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Psychiatric Emergencies- Classification and Management

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Psychiatric emergencies are mental health conditions that, if left untreated, can be life-threatening to individuals, people, and the environment around them.

Medically reviewed by

Dr. Vishal Anilkumar Gandhi

Published At November 21, 2022
Reviewed AtApril 5, 2023

What Are Psychiatric Emergencies?

Psychiatric emergencies are medical emergencies caused due to abnormal, uncontrolled thoughts, moods, and behaviors of sudden distress in patients with mental illness, which can be harmful or life-threatening to the individuals or the surrounding environment, thus requiring immediate management.

Dealing with such emergencies becomes very challenging for the physician, but he must prioritize his staff's safety and safety. Physicians must perform a practical screening assessment to check for any underlying cause of the disease. He must also ensure proper medical care is provided to the patient, even if that has to be done without the patient's consent.

In cases where a patient is violent or can be a threat to the staff, the S.A.F.E.S.T. approach must be followed, which can be elaborated as follows:

  • Spacing: It means maintaining a safe distance from a patient, both patient and physician must be at an equal distance from the door, and the physician must avoid touching a violent patient.
  • Appearance: A physician must be accompanied by security staff to show strength and have one primary contact person to facilitate communication.
  • Focus: The physician must observe keenly and watch the patient's hands; any weapons, if present, or any signs of agitation must be noted.
  • Exchange: Communication and exchange of thoughts is the key; thus, physicians must engage the patient with calm and continuous talking, but it must be taken care that no offensive topics are even mentioned during the conversation.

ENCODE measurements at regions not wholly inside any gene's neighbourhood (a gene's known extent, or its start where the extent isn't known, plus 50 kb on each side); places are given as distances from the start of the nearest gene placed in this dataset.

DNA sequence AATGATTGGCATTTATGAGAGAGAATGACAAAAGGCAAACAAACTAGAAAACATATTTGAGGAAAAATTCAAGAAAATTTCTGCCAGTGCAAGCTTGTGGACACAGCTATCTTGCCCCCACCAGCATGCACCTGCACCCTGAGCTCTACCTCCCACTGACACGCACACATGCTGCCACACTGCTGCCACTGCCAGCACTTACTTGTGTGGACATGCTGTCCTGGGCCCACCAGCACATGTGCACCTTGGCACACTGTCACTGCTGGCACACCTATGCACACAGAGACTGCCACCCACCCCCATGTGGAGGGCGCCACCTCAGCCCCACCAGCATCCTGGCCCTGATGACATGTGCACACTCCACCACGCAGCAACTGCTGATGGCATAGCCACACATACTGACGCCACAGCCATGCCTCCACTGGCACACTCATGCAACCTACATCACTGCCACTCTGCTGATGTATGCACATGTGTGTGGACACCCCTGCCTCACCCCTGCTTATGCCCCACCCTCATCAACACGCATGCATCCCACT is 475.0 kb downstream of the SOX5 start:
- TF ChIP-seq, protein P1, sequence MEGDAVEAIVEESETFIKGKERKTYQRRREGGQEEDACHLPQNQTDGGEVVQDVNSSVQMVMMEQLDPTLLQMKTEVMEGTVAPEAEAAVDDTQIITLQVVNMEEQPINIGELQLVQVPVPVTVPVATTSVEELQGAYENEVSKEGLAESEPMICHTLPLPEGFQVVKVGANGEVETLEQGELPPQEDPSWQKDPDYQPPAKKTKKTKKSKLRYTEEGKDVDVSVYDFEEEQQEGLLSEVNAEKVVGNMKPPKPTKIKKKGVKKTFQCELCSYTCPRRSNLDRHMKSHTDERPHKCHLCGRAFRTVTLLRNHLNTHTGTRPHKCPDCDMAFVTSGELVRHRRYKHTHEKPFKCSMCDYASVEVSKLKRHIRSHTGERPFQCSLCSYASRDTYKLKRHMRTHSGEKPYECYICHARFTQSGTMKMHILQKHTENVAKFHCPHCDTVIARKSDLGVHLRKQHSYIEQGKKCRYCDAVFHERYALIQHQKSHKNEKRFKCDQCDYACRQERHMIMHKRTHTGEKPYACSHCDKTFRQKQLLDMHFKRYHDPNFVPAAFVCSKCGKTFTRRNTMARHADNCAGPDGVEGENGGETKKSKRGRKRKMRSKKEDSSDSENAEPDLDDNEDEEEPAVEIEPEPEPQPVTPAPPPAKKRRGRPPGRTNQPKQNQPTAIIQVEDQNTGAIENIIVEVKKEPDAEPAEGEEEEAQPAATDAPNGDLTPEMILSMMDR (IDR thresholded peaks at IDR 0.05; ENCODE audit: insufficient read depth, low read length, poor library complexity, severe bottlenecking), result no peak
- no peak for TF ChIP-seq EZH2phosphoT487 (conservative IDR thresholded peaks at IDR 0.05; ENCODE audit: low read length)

• Stabilization: Whenever necessary, physical restraints, sedation, or chemical restraints should be used.

How Are Psychiatric Emergencies Classified?

Psychiatric emergencies can be classified as major or minor depending on the severity of the disorder created. Minor emergencies are the ones that do not cause a threat to life but have a severe impact on the lives of the patients.

Major Emergencies:

Major emergencies are the ones that cause a threat to the life of the patient or the people around them.

Some of the significant emergencies are as follows:

  • Suicidal patients.

  • Agitated or violent patients.

  • Psychosis leads to threatening behaviors.

  • Mania.

  • Panic disorder with a panic attack.

  • Intoxication state.

  • Anxiety.

Minor Emergencies:

Minor emergencies are the ones that do not cause a threat to life but have a severe impact on the lives of the patients.

Minor emergencies include the following:

  • Grief reaction.

  • Rape.

  • Panic attack.

How Are Psychiatric Emergencies Assessed?

History:

If present, a detailed medical history must be obtained from the patient, surroundings, or guardian.

Examination: Detailed physical and systemic analysis is performed to rule out any wound or head injury.

Mental Status Examination: This is done to formulate a psychiatric diagnosis; assessment is done with the help of the Glasgow coma scale and mini-mental state examination. It helps determine the level of consciousness; any suicidal thoughts, if present, must be assessed.

A mental state examination consists of the following assessments:

Clinical Presentation and Behavior of Subject:

Based on the clinical presentation of the subject following is noted:

  • Level of consciousness includes whether the patient is fully conscious, stuporous, comatose, or confused.

  • Dress - this is based on observation if the patient is appropriately, shabbily dressed, or overdressed.

  • Psychomotor activities are marked as normal, increased, or decreased.

  • Cooperativeness - based on the patient's behavior, it is noted is cooperative or uncooperative.

  • Rapport - based on the conversation, either Good or poor rapport is developed with the patient.

  • Speech - The quantity of speech can be Normal, increased, or decreased.

  • Relevance.

  • Coherence.

  • Continuity.

  • Mood - Subjective (what the patient describes) and objective (what the interviewer observes) mood and behavior patterns are studied.